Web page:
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Bill Clinton: Obama faces 'same old debate' about government's role

Brian Chilson / AP

Former President Bill Clinton is greeted by well wishers Saturday as he arrives at a Little Rock, Ark., celebration of the 20th anniversary of his announcement that he would run for president of the United States.

LITTLE ROCK, AR -- Bill and Hillary Clinton emerged from the doors of the Old State House here this afternoon to greet thousands of their oldest supporters at the site where almost 20 years earlier the governor of Arkansas announced he would run for president.

Clinton said the challenges the current administration is dealing with are the same he faced when he moved into the White House.  But the economic climate now is worse than at any time he was president.

"Now the big challenge to our perfect union once again is a terrible economic crisis, more different, and deeper and more difficult than the one I faced," Clinton said. "Another young president is facing similar challenges ... underlying those challenges is the same old debate about whether government is the problem or we need smart government and a changing economy working together to create the opportunities of tomorrow."

Clinton advisers and staff descended on Little Rock this weekend to celebrate the 20-year anniversary of his decision to seek the White House.  On Friday, a panel of Clinton's top campaign advisers, including campaign manager James Carville, discussed their tumultuous road to the White House. Saturday night, many of the former staffer and supporters gathered for a reception on the grounds of the Clinton Presidential Library.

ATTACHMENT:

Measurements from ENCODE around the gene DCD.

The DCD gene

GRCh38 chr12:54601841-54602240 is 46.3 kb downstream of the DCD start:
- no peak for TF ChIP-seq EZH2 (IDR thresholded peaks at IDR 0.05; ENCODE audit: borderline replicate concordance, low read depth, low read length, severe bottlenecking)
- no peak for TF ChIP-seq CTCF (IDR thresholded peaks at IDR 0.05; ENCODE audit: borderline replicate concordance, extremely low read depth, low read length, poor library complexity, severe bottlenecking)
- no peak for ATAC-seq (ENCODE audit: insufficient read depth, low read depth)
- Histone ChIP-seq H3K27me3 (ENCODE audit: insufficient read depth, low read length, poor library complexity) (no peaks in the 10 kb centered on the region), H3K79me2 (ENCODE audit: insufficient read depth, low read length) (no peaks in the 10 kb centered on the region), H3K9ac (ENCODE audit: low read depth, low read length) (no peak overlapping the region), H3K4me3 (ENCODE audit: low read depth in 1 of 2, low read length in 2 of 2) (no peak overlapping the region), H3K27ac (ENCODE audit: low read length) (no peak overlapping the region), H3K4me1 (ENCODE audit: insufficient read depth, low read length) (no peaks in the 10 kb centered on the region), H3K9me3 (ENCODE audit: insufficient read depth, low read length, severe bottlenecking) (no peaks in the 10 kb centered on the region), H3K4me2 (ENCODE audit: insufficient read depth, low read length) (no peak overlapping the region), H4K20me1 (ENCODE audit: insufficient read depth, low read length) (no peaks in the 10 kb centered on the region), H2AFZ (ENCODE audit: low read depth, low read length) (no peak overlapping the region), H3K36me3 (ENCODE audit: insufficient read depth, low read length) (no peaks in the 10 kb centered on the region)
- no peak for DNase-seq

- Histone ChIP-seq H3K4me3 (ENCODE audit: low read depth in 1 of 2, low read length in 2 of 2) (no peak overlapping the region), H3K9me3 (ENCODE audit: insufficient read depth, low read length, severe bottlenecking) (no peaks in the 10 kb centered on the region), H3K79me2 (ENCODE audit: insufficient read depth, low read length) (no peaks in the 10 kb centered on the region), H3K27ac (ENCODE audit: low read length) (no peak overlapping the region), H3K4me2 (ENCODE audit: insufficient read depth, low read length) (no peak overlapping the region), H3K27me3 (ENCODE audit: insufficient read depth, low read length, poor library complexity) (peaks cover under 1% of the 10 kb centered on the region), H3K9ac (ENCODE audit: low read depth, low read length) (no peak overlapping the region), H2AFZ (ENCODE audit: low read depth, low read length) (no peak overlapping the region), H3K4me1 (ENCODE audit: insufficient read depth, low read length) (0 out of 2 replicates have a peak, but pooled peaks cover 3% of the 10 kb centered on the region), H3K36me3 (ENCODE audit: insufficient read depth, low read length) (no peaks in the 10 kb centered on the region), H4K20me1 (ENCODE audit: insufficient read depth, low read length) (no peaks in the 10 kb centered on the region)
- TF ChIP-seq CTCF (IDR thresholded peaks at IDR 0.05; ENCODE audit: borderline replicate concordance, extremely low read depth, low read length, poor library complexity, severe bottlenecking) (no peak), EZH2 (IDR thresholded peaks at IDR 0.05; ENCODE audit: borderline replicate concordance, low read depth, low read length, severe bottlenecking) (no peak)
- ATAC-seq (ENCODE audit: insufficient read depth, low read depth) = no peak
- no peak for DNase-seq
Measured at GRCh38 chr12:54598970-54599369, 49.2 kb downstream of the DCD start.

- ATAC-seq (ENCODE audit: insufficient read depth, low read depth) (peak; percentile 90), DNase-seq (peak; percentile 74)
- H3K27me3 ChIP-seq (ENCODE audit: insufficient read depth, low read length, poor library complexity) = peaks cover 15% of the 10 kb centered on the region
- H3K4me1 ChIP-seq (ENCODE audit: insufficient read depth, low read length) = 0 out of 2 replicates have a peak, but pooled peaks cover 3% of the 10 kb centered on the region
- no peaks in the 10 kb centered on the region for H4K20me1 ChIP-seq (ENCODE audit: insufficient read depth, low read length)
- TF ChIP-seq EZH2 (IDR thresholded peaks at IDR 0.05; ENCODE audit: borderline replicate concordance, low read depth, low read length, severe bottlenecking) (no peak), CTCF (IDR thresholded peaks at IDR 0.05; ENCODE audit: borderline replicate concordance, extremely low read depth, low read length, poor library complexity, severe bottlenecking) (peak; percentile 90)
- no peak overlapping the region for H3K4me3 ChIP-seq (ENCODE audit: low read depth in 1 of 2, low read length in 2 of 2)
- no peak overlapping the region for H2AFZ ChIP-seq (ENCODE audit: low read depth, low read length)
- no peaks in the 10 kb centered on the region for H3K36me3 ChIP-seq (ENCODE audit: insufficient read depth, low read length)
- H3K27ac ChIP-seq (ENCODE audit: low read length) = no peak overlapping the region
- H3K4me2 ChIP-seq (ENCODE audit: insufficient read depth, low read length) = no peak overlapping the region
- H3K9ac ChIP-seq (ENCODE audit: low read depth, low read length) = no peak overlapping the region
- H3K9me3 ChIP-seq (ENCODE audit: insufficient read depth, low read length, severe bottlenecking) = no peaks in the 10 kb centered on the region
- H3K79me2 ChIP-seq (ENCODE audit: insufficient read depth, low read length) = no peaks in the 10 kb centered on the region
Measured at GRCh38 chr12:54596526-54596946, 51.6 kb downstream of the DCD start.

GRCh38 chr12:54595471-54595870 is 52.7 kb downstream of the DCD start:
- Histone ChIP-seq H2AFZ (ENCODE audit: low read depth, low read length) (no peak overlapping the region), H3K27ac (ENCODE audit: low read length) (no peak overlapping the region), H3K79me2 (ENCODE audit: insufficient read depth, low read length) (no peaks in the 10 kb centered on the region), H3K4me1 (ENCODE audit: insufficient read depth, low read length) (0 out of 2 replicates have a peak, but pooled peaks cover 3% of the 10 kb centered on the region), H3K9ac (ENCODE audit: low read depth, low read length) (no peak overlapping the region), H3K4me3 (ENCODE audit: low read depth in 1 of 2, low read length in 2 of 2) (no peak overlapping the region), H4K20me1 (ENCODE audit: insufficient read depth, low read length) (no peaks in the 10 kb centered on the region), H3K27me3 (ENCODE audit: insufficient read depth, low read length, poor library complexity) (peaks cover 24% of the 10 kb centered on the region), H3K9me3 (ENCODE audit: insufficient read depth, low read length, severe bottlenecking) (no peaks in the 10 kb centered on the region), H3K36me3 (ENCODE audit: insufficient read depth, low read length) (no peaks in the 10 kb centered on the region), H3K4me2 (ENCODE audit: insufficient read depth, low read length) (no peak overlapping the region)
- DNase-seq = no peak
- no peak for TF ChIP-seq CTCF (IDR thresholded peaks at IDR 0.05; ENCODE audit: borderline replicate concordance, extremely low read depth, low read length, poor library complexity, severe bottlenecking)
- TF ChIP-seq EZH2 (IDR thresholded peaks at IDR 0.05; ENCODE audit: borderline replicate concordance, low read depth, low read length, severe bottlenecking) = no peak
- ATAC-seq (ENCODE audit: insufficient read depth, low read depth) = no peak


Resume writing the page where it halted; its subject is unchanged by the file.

"I got my start in national politics with President Clinton," said Chicago Mayor Rahm Emanuel, who worked his way to become Clinton's political director.  "I wouldn't be the mayor of the city of Chicago, I wouldn't be a congressman, I wouldn't have been chief of staff for President Obama if it wasn't for the journey I joined."

The scene today mimicked campaign rallies Clinton held while seeking the presidency.  Fleetwood Mac’s “Don’t Stop” – the theme song of his run in 1992 – played while he took the podium.  He shook hands and greeted supporters on the rope line for more than an hour after the event.

While the former president critiqued the “anti-government strategy” from Republicans and offered ideas for improving the nation’s struggling economy, he remained largely reflective and thankful to his wife and the people in Arkansas who helped him win the White House.

"I've had a great time these last 10 years being a has-been and watching Hillary be a senator, run for president, be Secretary of State,” Clinton said.  “When we met many, many years ago - 40 plus to be exact - I thought she was the most gifted person of my generation.  I still feel that way.”

Many in the crowd sported signs from the Clinton-Gore ticket of the early 1990s. 

Harvey Joe Sanner of Des Arc, Ark., could point to the exact spot he shook then candidate Clinton’s hand after his announcement on Oct. 3, 1991.

“He had such a great message,” Sanner remembers.  “We’ve lost a lot of ground in this country.”